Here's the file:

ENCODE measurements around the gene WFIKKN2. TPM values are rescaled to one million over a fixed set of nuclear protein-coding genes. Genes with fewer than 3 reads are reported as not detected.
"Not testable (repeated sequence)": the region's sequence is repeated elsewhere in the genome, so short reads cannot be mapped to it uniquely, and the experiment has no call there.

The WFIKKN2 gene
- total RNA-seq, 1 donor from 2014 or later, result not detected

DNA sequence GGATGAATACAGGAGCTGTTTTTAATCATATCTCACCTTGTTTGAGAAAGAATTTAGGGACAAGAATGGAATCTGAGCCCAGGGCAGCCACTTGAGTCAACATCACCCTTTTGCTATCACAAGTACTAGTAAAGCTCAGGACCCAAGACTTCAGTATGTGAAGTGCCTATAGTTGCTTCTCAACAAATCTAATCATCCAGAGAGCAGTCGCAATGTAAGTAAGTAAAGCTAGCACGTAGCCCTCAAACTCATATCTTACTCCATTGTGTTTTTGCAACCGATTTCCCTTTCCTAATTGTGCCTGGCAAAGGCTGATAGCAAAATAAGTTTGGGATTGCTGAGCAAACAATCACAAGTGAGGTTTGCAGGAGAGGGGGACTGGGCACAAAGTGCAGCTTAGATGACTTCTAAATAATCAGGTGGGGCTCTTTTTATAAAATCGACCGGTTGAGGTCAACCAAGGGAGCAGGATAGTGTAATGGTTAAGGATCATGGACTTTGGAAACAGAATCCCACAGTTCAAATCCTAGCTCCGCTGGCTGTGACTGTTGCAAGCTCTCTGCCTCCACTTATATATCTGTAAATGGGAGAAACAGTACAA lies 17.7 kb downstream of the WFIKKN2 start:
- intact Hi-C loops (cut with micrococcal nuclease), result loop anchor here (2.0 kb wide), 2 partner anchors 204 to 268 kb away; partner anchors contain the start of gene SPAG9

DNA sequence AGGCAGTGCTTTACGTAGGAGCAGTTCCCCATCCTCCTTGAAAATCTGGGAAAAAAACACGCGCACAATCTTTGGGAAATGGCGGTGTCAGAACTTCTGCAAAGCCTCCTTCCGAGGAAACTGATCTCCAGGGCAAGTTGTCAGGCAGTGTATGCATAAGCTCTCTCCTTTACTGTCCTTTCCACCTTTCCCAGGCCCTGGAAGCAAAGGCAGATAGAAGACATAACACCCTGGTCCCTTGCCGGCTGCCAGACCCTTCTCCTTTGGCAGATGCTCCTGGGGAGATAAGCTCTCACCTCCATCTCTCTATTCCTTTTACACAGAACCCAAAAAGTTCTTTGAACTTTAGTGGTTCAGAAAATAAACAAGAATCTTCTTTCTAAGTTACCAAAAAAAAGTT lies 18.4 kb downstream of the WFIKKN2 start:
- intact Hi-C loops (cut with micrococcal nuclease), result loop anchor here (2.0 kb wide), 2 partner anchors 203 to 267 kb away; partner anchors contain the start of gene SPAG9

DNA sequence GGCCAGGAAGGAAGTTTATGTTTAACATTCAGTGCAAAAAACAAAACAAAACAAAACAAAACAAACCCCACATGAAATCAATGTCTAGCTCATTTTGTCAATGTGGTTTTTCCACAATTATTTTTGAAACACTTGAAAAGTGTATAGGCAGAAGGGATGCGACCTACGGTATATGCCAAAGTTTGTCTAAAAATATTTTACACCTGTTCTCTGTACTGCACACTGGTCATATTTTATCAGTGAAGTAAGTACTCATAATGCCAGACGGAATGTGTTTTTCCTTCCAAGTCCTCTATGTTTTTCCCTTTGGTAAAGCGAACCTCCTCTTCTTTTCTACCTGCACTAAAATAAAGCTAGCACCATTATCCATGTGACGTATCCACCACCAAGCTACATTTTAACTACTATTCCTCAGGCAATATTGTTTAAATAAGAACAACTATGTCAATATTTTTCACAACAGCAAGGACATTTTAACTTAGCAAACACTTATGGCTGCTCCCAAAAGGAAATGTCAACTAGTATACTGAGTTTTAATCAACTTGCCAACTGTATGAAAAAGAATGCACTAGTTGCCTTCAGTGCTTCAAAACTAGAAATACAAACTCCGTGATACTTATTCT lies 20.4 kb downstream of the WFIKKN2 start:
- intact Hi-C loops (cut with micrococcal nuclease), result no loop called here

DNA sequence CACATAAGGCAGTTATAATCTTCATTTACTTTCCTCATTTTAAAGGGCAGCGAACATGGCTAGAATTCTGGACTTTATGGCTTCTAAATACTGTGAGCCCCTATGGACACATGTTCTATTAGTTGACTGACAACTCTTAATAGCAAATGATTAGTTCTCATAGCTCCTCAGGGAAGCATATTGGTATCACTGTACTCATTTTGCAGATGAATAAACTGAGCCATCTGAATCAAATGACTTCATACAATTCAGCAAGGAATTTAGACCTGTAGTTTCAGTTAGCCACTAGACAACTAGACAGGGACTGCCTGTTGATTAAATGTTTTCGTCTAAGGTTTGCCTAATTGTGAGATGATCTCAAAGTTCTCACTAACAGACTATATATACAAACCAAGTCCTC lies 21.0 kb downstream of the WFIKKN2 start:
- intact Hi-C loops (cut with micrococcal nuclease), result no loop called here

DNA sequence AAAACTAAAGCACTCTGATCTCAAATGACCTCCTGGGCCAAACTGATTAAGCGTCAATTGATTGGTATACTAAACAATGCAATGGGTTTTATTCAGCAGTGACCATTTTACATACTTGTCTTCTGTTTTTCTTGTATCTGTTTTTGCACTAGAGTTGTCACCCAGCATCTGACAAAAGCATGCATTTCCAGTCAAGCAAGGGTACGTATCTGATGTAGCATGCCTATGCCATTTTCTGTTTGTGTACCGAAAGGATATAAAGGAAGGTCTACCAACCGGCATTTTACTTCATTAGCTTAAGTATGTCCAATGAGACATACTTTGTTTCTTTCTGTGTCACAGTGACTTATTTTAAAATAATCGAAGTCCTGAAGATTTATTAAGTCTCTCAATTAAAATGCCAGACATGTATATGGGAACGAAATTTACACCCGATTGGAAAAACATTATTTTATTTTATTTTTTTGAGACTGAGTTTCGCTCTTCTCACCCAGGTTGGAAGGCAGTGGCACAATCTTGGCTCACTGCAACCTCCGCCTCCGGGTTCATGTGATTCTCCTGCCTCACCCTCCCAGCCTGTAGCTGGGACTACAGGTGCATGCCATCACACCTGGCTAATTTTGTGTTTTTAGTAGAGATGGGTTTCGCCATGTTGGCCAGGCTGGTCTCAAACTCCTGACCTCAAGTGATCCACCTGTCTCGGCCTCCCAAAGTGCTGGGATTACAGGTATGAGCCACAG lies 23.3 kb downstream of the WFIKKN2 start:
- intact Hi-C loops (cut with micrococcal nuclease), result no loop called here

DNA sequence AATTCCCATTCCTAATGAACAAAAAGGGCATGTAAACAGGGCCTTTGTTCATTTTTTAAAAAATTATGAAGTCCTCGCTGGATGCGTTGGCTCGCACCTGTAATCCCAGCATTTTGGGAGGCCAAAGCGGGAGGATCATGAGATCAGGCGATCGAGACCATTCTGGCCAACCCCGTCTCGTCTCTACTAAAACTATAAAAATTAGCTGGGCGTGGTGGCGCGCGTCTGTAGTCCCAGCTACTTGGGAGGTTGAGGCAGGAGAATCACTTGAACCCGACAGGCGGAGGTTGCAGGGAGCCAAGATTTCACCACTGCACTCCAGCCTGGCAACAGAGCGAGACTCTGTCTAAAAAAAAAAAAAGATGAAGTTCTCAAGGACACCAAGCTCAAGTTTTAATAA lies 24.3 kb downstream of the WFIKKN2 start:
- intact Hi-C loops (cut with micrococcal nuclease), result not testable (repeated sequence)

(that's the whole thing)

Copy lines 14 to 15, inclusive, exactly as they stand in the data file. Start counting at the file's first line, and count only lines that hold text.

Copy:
- intact Hi-C loops (cut with micrococcal nuclease), result no loop called here

DNA sequence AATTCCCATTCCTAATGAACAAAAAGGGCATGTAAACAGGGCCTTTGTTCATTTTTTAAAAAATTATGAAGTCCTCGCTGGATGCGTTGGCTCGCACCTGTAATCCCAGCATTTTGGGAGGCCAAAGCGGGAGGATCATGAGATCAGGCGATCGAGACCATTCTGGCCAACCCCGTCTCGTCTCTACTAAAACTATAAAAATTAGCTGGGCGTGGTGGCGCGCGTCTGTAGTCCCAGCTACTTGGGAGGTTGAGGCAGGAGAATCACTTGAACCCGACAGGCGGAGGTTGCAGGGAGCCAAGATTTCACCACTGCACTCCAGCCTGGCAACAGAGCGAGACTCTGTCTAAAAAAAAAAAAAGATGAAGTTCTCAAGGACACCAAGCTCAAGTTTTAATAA lies 24.3 kb downstream of the WFIKKN2 start: